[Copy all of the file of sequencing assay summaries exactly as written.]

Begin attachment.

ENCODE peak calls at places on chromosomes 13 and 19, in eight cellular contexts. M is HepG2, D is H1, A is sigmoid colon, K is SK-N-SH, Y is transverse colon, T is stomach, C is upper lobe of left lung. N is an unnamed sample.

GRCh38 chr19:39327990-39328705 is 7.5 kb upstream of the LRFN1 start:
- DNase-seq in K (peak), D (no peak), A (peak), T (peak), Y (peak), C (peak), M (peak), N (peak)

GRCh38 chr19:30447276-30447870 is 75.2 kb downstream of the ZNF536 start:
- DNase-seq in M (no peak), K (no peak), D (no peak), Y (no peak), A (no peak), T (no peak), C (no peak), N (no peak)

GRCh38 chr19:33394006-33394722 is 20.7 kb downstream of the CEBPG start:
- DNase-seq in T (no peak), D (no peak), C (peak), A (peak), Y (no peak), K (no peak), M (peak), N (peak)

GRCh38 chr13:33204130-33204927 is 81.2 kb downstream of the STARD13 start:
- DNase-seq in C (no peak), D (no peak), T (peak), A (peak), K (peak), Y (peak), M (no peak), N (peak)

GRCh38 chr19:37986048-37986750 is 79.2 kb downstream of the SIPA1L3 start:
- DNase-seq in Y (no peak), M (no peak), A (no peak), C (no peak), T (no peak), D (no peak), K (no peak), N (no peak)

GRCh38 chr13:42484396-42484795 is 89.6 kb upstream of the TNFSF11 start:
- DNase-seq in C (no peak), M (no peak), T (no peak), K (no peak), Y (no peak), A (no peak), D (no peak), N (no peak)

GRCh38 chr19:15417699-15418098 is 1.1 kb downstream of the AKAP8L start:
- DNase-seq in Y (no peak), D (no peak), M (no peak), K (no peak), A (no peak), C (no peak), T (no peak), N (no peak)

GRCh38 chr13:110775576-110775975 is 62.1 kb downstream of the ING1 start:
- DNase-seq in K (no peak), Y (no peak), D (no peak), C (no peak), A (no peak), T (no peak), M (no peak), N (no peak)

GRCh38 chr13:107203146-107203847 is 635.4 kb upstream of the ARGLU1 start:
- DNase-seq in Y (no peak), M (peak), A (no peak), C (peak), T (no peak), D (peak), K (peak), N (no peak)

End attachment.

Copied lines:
ENCODE peak calls at places on chromosomes 13 and 19, in eight cellular contexts. M is HepG2, D is H1, A is sigmoid colon, K is SK-N-SH, Y is transverse colon, T is stomach, C is upper lobe of left lung. N is an unnamed sample.

GRCh38 chr19:39327990-39328705 is 7.5 kb upstream of the LRFN1 start:
- DNase-seq in K (peak), D (no peak), A (peak), T (peak), Y (peak), C (peak), M (peak), N (peak)

GRCh38 chr19:30447276-30447870 is 75.2 kb downstream of the ZNF536 start:
- DNase-seq in M (no peak), K (no peak), D (no peak), Y (no peak), A (no peak), T (no peak), C (no peak), N (no peak)

GRCh38 chr19:33394006-33394722 is 20.7 kb downstream of the CEBPG start:
- DNase-seq in T (no peak), D (no peak), C (peak), A (peak), Y (no peak), K (no peak), M (peak), N (peak)

GRCh38 chr13:33204130-33204927 is 81.2 kb downstream of the STARD13 start:
- DNase-seq in C (no peak), D (no peak), T (peak), A (peak), K (peak), Y (peak), M (no peak), N (peak)

GRCh38 chr19:37986048-37986750 is 79.2 kb downstream of the SIPA1L3 start:
- DNase-seq in Y (no peak), M (no peak), A (no peak), C (no peak), T (no peak), D (no peak), K (no peak), N (no peak)

GRCh38 chr13:42484396-42484795 is 89.6 kb upstream of the TNFSF11 start:
- DNase-seq in C (no peak), M (no peak), T (no peak), K (no peak), Y (no peak), A (no peak), D (no peak), N (no peak)

GRCh38 chr19:15417699-15418098 is 1.1 kb downstream of the AKAP8L start:
- DNase-seq in Y (no peak), D (no peak), M (no peak), K (no peak), A (no peak), C (no peak), T (no peak), N (no peak)

GRCh38 chr13:110775576-110775975 is 62.1 kb downstream of the ING1 start:
- DNase-seq in K (no peak), Y (no peak), D (no peak), C (no peak), A (no peak), T (no peak), M (no peak), N (no peak)

GRCh38 chr13:107203146-107203847 is 635.4 kb upstream of the ARGLU1 start:
- DNase-seq in Y (no peak), M (peak), A (no peak), C (peak), T (no peak), D (peak), K (peak), N (no peak)